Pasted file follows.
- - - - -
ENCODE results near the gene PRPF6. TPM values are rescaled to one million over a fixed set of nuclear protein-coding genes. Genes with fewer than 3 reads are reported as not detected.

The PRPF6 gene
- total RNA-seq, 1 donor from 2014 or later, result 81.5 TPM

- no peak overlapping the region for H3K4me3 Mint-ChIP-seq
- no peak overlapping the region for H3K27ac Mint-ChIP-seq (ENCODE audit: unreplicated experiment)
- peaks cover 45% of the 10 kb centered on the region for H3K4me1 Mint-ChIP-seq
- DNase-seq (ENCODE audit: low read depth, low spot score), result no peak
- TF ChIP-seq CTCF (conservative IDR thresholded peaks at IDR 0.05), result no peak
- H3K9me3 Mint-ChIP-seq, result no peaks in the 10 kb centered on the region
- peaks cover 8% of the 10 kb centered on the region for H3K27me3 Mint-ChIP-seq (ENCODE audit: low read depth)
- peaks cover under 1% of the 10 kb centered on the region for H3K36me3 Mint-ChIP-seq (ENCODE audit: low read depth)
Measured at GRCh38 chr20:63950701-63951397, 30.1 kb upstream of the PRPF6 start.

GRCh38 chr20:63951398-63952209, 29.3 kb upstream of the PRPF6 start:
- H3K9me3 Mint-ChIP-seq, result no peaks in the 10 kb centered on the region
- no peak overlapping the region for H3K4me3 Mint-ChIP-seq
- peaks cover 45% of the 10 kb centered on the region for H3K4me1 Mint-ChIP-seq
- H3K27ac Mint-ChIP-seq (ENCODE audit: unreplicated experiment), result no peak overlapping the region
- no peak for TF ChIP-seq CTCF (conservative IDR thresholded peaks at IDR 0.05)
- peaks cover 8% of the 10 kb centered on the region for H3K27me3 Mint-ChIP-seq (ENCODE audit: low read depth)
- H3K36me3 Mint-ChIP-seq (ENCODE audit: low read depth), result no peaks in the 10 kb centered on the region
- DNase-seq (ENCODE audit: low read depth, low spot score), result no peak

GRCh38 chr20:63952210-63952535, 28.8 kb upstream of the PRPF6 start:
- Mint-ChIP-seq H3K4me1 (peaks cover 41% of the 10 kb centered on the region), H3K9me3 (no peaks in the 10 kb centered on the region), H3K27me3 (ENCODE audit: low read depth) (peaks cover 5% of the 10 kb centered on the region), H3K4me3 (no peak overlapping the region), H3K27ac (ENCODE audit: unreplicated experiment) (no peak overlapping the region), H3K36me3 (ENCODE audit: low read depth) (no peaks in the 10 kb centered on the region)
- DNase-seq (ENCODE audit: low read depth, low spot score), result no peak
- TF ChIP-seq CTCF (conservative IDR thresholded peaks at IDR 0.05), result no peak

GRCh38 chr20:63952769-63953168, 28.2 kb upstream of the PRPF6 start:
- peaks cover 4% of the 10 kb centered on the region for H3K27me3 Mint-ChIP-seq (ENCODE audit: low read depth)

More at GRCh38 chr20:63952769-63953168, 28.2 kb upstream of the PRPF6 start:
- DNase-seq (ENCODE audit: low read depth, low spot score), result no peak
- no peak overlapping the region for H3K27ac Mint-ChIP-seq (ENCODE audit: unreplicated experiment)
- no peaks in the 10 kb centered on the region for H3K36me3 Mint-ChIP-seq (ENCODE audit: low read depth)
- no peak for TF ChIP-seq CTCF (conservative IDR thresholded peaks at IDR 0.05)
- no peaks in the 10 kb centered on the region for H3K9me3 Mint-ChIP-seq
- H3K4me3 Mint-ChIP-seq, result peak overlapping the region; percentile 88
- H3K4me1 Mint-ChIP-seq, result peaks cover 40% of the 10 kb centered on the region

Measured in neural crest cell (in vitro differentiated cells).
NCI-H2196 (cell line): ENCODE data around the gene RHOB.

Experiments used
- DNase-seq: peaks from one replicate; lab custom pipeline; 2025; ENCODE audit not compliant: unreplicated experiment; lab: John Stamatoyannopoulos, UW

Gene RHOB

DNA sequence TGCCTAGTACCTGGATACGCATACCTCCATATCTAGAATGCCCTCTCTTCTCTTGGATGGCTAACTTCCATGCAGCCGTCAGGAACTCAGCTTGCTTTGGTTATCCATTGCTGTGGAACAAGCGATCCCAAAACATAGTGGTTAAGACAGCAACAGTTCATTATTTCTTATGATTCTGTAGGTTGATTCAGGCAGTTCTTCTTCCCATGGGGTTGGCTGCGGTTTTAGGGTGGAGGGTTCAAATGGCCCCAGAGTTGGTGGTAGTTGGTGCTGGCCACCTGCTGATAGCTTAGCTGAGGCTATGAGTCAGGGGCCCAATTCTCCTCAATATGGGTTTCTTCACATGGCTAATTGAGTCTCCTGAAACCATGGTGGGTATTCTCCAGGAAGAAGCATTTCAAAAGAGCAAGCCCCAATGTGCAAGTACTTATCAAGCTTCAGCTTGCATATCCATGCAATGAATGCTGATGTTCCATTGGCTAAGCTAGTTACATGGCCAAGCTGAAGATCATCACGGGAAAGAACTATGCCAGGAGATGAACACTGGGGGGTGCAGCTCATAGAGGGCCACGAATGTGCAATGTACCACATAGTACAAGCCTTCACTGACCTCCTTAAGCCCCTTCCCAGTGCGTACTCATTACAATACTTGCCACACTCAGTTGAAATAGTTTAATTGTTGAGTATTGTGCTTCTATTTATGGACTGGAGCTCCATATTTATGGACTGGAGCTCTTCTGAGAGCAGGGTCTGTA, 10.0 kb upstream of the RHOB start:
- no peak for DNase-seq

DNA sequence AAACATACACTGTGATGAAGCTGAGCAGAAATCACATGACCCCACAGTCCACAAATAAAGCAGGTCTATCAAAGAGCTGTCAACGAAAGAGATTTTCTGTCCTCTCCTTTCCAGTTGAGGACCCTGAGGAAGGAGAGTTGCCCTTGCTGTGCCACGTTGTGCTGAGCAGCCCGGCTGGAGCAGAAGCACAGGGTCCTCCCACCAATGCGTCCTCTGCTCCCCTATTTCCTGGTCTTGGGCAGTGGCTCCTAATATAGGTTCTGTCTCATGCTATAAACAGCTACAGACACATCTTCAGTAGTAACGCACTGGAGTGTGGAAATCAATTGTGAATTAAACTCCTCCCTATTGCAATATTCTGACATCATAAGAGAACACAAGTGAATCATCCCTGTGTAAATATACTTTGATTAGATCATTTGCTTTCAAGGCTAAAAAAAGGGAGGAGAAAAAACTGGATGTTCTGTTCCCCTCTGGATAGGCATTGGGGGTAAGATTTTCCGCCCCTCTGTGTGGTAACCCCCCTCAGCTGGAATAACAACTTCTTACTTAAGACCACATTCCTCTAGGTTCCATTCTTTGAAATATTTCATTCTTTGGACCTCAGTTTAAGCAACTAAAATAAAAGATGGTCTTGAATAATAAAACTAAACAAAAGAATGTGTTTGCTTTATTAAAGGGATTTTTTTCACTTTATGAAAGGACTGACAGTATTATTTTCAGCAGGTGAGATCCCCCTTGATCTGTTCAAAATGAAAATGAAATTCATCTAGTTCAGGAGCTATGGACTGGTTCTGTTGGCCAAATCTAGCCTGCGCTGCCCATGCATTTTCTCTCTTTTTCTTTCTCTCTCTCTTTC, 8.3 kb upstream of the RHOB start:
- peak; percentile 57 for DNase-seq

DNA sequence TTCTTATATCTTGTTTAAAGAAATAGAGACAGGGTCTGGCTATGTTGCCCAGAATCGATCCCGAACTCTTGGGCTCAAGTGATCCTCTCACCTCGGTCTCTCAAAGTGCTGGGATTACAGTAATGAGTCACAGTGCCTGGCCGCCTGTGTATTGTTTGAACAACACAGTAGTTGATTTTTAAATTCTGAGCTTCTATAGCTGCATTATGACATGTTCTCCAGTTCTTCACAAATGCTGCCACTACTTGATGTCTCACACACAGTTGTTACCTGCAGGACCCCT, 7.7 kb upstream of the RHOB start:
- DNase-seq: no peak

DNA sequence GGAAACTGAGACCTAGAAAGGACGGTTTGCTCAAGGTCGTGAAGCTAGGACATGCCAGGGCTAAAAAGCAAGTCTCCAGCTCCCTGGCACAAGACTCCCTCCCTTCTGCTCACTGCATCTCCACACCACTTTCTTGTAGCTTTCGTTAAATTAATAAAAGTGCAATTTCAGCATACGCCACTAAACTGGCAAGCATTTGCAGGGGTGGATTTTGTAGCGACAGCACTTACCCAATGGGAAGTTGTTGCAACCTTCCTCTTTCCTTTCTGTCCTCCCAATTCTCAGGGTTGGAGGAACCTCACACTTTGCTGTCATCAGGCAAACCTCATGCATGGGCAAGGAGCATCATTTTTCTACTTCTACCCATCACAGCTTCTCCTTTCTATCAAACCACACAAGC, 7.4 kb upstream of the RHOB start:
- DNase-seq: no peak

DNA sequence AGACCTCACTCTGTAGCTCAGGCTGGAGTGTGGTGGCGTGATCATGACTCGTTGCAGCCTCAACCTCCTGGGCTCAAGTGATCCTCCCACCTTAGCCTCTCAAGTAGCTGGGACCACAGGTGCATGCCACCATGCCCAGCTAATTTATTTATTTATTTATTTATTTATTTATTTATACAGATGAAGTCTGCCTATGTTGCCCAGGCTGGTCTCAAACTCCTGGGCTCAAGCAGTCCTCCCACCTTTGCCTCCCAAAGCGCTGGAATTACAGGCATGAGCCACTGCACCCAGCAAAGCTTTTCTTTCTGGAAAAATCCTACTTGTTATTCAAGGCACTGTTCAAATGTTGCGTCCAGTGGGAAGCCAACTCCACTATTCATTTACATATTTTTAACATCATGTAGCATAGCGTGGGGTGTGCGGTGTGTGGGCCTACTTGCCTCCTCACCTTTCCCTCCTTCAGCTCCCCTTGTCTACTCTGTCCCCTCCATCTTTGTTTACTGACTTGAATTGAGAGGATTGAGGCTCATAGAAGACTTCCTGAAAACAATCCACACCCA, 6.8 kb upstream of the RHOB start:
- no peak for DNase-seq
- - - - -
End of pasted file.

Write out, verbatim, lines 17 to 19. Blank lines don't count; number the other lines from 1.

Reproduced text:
- H3K27ac Mint-ChIP-seq (ENCODE audit: unreplicated experiment), result no peak overlapping the region
- no peak for TF ChIP-seq CTCF (conservative IDR thresholded peaks at IDR 0.05)
- peaks cover 8% of the 10 kb centered on the region for H3K27me3 Mint-ChIP-seq (ENCODE audit: low read depth)